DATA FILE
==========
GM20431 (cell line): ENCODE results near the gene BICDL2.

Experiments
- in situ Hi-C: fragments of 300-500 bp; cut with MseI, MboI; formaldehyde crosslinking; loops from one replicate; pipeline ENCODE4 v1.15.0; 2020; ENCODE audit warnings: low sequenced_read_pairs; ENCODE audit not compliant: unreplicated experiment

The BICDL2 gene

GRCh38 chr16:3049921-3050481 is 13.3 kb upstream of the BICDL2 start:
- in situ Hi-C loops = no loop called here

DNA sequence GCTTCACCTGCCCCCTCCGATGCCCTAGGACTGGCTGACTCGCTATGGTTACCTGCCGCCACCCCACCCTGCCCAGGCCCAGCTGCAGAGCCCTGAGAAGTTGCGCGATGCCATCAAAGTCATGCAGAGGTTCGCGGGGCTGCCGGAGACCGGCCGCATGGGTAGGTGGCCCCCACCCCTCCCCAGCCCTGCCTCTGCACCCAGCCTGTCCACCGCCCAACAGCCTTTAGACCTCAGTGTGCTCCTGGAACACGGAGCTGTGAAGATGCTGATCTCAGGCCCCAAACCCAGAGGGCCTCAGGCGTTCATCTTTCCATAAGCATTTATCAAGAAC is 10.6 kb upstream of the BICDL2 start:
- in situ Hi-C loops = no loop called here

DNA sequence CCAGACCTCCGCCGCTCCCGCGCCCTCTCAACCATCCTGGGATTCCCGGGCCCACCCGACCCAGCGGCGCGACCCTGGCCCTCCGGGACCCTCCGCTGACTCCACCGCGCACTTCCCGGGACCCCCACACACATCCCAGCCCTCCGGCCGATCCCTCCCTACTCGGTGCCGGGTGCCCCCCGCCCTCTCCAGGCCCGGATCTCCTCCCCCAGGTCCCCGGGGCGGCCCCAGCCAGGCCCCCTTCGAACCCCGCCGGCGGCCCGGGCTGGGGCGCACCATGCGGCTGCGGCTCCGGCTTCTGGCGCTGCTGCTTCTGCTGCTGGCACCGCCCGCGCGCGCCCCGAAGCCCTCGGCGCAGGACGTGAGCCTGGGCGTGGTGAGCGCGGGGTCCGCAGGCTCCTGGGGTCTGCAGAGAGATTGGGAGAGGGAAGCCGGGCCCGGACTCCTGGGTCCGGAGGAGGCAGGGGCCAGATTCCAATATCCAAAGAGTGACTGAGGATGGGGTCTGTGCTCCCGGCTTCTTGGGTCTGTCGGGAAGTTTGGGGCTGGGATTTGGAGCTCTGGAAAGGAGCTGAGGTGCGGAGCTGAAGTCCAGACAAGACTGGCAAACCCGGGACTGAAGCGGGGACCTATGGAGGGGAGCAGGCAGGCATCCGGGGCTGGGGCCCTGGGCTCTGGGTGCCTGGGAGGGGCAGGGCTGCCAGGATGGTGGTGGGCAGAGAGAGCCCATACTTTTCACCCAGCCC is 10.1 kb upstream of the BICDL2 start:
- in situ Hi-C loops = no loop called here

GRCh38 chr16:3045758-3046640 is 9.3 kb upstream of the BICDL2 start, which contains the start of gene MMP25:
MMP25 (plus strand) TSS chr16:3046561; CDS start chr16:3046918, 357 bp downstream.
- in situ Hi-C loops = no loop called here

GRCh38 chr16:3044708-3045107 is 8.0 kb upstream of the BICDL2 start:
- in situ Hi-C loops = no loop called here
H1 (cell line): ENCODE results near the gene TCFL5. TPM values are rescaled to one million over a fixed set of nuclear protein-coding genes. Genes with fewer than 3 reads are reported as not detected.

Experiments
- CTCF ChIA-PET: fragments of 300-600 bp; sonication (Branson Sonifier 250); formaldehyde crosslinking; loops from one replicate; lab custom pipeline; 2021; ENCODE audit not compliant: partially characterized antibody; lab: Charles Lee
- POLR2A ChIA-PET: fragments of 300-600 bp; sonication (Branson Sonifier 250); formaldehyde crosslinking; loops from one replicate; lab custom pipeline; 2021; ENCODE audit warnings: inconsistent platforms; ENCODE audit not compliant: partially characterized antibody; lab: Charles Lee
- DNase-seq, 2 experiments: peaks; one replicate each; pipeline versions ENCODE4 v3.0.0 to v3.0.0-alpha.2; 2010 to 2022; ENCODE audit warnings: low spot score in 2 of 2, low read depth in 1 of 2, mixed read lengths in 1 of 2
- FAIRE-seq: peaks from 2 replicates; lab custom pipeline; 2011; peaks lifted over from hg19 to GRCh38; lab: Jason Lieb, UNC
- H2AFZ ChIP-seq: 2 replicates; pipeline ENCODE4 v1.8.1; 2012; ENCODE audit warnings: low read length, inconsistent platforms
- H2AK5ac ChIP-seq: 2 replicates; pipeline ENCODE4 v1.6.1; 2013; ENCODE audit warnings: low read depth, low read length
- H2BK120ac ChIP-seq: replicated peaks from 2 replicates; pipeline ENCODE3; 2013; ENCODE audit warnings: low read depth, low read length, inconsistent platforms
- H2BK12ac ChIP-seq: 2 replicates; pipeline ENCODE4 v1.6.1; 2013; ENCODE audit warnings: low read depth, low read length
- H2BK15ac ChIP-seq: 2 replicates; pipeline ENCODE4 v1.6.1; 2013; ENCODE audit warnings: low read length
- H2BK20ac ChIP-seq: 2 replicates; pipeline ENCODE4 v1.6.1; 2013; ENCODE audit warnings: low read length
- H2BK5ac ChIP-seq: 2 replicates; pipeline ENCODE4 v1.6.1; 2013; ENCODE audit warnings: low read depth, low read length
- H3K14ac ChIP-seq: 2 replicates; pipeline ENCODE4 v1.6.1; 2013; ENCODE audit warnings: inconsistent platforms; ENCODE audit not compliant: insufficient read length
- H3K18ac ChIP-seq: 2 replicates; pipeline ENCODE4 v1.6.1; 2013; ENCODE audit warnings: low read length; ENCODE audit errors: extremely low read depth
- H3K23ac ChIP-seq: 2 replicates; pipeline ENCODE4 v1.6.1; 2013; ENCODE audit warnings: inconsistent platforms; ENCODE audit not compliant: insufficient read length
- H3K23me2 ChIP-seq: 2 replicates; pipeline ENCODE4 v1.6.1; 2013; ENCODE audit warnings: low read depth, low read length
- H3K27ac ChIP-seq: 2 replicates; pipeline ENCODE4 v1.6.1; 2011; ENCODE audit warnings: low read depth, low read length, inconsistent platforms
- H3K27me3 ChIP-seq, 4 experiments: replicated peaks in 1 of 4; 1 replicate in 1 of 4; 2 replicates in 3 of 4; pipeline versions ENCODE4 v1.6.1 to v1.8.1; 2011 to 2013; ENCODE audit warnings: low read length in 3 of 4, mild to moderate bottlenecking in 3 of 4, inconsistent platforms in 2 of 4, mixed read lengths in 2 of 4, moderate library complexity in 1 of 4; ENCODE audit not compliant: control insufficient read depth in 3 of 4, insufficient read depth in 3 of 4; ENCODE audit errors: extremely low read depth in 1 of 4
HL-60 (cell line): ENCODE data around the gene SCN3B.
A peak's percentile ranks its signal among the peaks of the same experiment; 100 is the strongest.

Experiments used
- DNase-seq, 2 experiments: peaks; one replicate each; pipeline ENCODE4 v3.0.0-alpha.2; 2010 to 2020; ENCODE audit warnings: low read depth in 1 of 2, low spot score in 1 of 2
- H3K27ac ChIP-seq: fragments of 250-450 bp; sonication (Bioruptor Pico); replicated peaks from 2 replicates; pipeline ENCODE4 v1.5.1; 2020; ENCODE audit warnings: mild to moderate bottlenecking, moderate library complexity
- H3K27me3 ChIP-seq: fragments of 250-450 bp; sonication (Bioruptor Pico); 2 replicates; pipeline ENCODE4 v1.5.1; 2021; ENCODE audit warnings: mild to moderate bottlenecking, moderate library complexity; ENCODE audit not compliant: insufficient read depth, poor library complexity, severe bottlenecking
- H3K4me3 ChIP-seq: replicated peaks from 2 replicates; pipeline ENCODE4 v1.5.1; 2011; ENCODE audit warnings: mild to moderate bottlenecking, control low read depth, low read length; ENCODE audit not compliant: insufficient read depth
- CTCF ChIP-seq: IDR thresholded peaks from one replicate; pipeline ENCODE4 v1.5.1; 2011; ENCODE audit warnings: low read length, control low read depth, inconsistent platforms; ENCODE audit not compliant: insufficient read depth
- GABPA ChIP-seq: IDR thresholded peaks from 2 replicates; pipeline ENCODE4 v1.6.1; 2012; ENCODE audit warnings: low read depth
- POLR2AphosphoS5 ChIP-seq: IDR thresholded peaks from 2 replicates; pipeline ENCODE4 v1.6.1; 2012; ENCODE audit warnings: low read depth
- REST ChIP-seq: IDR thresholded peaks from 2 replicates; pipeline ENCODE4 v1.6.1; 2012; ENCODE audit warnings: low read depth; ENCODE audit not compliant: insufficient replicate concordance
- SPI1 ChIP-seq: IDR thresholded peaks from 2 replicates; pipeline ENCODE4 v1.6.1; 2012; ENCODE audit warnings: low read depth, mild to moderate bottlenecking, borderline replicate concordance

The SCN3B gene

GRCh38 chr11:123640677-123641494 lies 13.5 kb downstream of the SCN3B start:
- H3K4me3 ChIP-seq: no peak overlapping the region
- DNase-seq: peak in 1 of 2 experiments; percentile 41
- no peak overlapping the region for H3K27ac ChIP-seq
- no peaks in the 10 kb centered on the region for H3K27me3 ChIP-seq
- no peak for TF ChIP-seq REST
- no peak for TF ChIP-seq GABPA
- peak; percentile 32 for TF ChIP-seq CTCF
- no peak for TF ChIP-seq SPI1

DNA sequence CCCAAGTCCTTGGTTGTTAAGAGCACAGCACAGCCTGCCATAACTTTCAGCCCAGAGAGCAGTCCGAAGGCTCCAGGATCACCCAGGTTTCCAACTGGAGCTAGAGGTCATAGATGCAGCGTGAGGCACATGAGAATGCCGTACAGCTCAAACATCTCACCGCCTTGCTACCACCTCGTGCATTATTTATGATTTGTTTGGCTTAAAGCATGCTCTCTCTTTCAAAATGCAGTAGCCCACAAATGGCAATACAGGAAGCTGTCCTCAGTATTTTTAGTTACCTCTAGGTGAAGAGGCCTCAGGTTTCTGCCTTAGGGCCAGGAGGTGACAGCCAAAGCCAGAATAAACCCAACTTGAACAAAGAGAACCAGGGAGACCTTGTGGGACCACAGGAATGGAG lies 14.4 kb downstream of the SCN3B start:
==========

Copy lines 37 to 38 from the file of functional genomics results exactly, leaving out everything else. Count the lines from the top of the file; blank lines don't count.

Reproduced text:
Experiments used
- DNase-seq, 2 experiments: peaks; one replicate each; pipeline ENCODE4 v3.0.0-alpha.2; 2010 to 2020; ENCODE audit warnings: low read depth in 1 of 2, low spot score in 1 of 2